Bard College ART HISTORY PROGRAM

Posted in April, 2017

Alumni

Angelo Aponte, Class of 2006

Bard College Art History graduate Angelo Aponte spoke on Tuesday April 26 on his experiences as a Freemason and Worshipful Master in Secaucus Hudson Lodge #72 in New Jersey in Prof. Susan Aberth’s course, What is Freemasonry?  

Student News

Open Space Institute, Inc. Barnabas McHenry Award given to Miranda Fe Whitus

Congratulations! Miranda Fey Whitus and her project, Tracing the Lineage of Historic Families of the Hudson Valley Through Collection Materials, is a 2017 McHenry Award winner in the Historic Preservation category for her proposal for Montgomery Place.

The Advisory Committee selected Miranda Fey Whitus because of her exceptional leadership abilities and the quality of the project that she is going to work on.

Happenings at Bard

Before the Arab Revolutions: Art, Dissent, and Diplomacy in Amman, Beirut, and Ramallah

Rabih Mroue and Lina Saneh, “Biokraphia” (2002) Courtesy of Askhal Alwan

Hanan Toukan
Brown University

Monday, April 3, 2017
6:30 p.m.
Olin, Room 102

This talk is about the relationship between contemporary art, dissent, cultural diplomacy and cultural politics in the Arab Middle East. Since the start of the Arab revolutionary process and the violence that has accompanied it, the culture and arts domain has come to play an ever more crucial role as mobilizer, witness, and archivist of historical events. As a result the domain has enjoyed an exponential growth in the technical and financial support it receives from US and EU funding bodies. This growth has provoked intense debates within policy circles and a plethora of academic literature on what the role of visual and cultural practices are and should be in violent warfare, political change, and the study of politics and culture in the region.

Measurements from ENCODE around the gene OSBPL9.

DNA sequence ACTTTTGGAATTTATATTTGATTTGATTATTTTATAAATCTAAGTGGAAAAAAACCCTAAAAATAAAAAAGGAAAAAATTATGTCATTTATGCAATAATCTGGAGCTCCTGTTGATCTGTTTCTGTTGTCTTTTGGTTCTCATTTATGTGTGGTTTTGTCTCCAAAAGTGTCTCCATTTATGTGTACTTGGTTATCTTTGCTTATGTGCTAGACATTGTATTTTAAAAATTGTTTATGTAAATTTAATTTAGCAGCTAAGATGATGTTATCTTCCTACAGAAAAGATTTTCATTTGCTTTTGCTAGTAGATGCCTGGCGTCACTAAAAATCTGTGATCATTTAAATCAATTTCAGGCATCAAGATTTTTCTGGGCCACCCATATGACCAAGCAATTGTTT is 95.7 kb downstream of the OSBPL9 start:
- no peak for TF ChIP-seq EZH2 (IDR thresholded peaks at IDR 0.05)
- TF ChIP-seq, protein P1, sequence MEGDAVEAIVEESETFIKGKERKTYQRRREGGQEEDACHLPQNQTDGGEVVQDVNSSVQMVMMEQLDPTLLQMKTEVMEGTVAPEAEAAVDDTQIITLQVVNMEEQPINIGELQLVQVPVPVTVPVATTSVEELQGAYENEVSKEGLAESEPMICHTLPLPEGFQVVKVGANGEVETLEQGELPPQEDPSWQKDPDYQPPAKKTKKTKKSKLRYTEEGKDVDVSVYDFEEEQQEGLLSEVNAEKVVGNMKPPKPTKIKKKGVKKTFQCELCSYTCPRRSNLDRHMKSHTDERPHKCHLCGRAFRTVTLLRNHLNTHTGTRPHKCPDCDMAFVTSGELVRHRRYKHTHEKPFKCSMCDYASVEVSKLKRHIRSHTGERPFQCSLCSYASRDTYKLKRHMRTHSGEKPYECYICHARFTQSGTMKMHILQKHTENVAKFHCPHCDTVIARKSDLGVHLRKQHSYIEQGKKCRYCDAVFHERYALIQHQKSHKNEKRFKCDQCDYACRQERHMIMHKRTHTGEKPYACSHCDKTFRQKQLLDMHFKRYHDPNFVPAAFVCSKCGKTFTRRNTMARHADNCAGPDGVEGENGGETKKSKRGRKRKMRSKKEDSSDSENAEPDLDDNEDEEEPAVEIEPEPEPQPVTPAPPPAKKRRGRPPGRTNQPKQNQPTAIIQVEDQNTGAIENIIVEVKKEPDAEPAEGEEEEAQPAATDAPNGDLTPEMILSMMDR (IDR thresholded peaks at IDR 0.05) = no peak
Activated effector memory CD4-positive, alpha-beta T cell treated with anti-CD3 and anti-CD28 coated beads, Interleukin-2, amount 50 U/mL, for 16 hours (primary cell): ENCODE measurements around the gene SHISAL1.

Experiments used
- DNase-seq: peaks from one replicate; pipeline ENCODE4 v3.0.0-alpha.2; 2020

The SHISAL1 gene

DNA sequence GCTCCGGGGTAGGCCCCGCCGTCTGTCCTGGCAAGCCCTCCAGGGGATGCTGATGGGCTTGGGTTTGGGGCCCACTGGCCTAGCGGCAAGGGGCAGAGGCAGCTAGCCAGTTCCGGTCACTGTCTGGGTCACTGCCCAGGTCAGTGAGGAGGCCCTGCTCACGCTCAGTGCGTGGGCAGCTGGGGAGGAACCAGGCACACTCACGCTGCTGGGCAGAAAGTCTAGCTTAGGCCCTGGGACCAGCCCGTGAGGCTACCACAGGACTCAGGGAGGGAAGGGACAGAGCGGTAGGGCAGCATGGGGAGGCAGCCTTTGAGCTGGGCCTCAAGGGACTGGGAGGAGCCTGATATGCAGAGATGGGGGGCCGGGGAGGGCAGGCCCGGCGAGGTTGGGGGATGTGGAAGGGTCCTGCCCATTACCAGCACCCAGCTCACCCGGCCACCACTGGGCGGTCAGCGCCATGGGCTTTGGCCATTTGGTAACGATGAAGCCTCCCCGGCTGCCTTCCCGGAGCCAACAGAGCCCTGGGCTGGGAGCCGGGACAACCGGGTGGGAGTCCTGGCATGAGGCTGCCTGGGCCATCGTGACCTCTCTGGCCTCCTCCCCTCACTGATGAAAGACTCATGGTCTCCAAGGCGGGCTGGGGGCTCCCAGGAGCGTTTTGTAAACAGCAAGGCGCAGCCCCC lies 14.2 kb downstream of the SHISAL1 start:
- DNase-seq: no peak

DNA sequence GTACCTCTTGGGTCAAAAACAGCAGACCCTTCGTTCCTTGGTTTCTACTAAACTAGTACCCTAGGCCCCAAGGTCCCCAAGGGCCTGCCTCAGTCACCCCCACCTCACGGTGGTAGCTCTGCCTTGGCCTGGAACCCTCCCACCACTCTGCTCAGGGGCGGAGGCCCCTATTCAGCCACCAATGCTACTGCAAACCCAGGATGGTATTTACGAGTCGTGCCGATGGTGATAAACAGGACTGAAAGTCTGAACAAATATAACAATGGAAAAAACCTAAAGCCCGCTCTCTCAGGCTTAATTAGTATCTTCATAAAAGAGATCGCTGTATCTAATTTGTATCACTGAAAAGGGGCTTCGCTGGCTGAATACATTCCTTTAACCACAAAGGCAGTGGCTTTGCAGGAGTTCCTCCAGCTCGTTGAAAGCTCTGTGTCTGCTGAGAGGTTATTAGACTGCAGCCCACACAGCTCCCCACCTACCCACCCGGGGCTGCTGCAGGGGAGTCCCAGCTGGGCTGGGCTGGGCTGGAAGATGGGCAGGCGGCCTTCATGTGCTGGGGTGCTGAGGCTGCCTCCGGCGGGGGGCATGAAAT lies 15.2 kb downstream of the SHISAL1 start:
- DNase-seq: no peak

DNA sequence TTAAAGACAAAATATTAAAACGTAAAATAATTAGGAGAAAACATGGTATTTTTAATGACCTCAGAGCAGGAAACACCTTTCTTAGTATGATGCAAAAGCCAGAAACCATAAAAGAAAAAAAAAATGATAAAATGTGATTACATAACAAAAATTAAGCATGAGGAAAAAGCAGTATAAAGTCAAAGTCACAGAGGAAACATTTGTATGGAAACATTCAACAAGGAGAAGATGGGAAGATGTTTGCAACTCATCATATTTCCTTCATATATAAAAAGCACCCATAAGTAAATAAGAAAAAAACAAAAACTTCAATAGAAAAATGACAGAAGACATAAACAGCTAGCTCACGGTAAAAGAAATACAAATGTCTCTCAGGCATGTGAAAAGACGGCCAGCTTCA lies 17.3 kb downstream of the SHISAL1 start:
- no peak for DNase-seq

This talk will historicize and contextualize this phenomenon as its focus predates 2011 and grapples with it from its first appearance in the 1990s and until its consolidation in the aftermath of 9/11. Specifically the talk examines the ways in which transnational circuits of visual cultural production are related to how society makes, sees and experiences the political in art and its relevance to the wider publics in Jordan, Lebanon and the Occupied Palestinian Territories. I address prevalent debates about the nature of the political in art as well as the role of art and the intellectual in political change. It shows that both are part and parcel of shifting structural dynamics in local and international politics that directly impact the production of culture and how different generations practice them, perceive them and process them. Hence this talk is not is not so much about “art”, as much as it is about the “artworld” from a local perspective, and how culture in it is produced in a global world. It is equally about some of the centers of power that fund and disseminate visual knowledge about the Middle East.

Hanan Toukan is Visiting Assistant Professor of History of Art and Architecture and Middle East Studies at Brown University.
This event is co-sponsored by the Human Rights Project and the Art History program
For more information: contact Dina Ramadan at 845-758-6822, or e-mail dramadan@bard.edu.